LGBTQ&A: Rue Landau

We chatted with the head of the city's Human Relations department on her career and what it will take for the community to be more inclusive.

Rue Landau, Esq.

Rue Landau

Rue Landau has been the executive director of the Philadelphia Commission on Human Relations (PCHR) and the Fair Housing Commission (FHC) for the past eight years. We got to catch up with the out and proud lesbian about her work to increase LGBTQ visibility in the city and what it will take to make our community more inclusive.

Tell us a little about yourself.
I’m a social justice advocate. My path has taken twists and turns. I began as a scrappy activist in the streets and later put on a suit to advocate for justice in the courtroom as a legal services lawyer. Now I’m in City Hall as the leader of the city’s civil rights and fair housing agencies.

I’ve lived in the Philadelphia area my whole life. I love Philly and I recruit heavily to get people to move here. In fact, over a decade ago, I convinced my wonderful wife to move here from Boston. She and I have been together for 13 years, and we have an incredible eight-year-old son. We’re Little League parents — never would have predicted that in my gay adolescence.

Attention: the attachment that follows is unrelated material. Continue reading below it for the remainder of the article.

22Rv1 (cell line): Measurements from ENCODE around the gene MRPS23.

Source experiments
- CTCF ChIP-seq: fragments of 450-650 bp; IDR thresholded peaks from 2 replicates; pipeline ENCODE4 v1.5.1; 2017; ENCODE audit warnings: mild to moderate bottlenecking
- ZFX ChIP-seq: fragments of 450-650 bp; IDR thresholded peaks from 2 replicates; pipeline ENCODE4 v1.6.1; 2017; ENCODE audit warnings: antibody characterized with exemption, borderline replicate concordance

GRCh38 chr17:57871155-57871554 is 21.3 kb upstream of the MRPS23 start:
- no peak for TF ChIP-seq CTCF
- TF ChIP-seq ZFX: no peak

I have an identical twin sister who also lives in Philly. So, if you say hi to me on the street and I don’t say hi back, it’s probably her. My brother is the chef/owner of Vedge and V Street, so I’m deliciously well fed. I’ve got a wonderful family and community of friends who I love and who are a never ending supply of support for me.

I’m joyful and an optimist. My job is challenging, and even in the hardest times, I always bring a bit of flair and fun into the work. You need to be an optimist to keep fighting for change.

You’re the executive director for the city’s Commission on Human Relations. How do you make LGBTQ issues matter at such a large capacity?
Philadelphia has great laws and policies protecting LGBTQ people because our former and current mayors and City Council members care about our communities and listened when our communities’ leaders demanded equal treatment for LGBTQ people. Philadelphia’s Fair Practices Ordinance has included nondiscrimination protections for our community since 1982, and we’ve continued to build on them ever since. Because we don’t have protections at the state and federal levels, our local laws and policies are essential to protecting the rights of all LGBTQ people who live, work or play in Philadelphia, particularly our marginalized transgender communities of color.

I’m proud to be the director of the PCHR, the city agency that enforces the civil rights laws, resolves community conflicts, and brings people together across differences. LGBT issues are integrated into every aspect of my work at the agency. So, when I’m working to improve relations with police in communities of color, helping to settle new immigrants and refugees, tackling bullying in schools, or collaborating with the faith communities, I make sure that LGBTQ issues are on the table.